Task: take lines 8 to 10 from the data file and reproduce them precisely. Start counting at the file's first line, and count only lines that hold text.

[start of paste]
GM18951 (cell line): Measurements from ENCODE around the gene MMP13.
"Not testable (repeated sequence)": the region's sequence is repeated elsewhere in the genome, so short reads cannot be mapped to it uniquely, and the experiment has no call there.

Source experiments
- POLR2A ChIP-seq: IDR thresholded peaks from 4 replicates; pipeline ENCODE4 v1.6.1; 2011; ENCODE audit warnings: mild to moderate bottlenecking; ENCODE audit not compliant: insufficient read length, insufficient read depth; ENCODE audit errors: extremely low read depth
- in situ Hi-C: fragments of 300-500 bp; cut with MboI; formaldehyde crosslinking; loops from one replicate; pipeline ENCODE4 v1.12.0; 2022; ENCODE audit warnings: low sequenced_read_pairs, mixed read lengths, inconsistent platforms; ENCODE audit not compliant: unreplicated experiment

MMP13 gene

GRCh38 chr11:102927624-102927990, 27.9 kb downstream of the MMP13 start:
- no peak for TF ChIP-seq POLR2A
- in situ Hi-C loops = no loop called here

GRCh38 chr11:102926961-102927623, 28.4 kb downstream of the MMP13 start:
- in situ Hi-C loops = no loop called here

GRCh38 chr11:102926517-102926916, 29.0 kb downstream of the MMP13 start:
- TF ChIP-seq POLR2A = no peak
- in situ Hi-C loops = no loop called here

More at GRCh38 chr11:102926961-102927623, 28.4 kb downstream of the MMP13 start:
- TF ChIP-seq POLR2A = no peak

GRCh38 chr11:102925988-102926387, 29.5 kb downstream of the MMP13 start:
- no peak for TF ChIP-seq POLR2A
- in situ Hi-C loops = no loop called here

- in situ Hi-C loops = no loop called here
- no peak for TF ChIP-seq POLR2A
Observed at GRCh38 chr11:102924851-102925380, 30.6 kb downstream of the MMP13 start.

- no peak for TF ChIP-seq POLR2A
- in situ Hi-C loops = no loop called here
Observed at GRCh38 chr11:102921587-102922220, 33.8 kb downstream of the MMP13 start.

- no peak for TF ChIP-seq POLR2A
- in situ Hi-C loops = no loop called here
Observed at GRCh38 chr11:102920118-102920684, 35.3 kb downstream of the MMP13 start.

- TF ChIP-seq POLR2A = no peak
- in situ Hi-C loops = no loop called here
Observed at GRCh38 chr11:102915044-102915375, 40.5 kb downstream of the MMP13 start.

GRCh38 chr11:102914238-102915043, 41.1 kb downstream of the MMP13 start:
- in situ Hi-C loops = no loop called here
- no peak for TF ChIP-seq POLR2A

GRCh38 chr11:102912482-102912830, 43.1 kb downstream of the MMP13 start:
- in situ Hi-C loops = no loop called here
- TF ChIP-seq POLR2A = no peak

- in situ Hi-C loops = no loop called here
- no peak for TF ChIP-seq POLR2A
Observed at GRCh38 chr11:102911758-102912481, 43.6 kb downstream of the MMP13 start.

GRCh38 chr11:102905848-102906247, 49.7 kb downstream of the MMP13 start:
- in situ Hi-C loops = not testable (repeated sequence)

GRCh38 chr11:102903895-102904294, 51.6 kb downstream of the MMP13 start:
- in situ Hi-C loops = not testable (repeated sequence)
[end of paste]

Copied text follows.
- no peak for TF ChIP-seq POLR2A
- in situ Hi-C loops = no loop called here

GRCh38 chr11:102926961-102927623, 28.4 kb downstream of the MMP13 start: